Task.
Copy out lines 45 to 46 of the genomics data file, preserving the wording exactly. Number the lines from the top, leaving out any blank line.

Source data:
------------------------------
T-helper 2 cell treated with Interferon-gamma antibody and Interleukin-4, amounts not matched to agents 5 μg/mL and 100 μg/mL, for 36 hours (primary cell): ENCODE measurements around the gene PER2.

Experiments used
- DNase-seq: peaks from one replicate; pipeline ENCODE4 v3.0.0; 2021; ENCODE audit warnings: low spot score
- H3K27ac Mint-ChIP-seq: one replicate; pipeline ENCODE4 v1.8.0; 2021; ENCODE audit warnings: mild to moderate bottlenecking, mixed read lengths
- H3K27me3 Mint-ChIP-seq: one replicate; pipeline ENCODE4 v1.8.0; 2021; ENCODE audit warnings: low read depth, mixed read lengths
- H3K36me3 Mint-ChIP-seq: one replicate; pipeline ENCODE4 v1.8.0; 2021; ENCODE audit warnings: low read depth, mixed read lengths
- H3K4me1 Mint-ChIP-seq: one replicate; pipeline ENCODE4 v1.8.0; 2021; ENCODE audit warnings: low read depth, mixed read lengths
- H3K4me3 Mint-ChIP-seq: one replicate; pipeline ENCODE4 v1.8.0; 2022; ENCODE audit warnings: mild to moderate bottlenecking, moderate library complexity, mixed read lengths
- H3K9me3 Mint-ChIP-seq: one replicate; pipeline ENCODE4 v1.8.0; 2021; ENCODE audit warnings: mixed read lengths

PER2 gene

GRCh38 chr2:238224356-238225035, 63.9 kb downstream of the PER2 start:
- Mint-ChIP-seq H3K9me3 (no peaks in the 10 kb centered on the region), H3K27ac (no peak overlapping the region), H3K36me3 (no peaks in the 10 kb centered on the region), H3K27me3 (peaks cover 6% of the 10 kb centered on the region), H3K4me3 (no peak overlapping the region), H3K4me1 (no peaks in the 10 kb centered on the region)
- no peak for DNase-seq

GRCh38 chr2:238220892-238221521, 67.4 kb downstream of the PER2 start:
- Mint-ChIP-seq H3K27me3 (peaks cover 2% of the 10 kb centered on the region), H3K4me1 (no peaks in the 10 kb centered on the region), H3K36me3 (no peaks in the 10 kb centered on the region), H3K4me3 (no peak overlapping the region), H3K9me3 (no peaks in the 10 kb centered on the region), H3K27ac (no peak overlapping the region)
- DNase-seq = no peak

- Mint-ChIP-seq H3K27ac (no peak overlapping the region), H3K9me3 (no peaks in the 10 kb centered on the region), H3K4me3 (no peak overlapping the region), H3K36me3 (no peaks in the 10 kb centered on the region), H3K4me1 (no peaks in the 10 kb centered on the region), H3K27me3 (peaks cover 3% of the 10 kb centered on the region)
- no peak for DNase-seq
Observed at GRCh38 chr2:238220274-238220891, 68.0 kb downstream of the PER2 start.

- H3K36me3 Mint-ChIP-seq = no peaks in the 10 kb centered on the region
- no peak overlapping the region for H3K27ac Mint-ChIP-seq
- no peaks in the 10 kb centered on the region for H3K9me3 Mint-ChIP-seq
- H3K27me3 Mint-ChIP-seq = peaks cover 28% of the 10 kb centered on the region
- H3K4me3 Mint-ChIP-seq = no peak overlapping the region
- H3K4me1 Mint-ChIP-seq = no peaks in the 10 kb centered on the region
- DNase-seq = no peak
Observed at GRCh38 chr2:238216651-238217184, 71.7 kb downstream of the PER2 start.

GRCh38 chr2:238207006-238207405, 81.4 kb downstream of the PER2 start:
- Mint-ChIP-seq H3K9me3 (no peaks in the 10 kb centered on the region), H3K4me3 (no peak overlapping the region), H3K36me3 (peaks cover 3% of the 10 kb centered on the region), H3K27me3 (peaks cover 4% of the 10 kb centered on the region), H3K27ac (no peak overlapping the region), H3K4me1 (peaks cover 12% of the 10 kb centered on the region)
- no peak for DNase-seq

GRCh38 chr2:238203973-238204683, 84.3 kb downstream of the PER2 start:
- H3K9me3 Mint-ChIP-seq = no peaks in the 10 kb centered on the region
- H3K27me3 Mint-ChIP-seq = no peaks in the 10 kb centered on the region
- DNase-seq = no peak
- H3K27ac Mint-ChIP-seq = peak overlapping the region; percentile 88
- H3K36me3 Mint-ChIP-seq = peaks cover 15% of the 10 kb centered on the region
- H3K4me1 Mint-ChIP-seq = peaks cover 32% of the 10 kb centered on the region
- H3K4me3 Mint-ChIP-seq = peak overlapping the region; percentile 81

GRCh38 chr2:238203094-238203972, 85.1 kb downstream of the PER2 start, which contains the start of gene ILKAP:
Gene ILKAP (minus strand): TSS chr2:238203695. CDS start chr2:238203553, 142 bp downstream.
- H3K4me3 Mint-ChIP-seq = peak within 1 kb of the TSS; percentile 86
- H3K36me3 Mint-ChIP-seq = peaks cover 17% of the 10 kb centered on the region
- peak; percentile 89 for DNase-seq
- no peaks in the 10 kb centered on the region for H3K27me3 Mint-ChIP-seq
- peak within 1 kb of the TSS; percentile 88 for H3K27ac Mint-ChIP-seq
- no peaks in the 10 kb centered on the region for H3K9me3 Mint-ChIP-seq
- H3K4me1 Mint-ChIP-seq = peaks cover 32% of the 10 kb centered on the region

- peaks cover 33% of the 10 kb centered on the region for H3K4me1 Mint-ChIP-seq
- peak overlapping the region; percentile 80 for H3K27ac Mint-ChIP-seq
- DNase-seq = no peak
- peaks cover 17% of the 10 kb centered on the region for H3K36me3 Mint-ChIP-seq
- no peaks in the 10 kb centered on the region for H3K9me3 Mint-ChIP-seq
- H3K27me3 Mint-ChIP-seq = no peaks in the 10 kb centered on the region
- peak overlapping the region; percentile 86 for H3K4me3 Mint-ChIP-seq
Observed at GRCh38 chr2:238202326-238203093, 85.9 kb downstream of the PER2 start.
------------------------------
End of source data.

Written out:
- peak within 1 kb of the TSS; percentile 88 for H3K27ac Mint-ChIP-seq
- no peaks in the 10 kb centered on the region for H3K9me3 Mint-ChIP-seq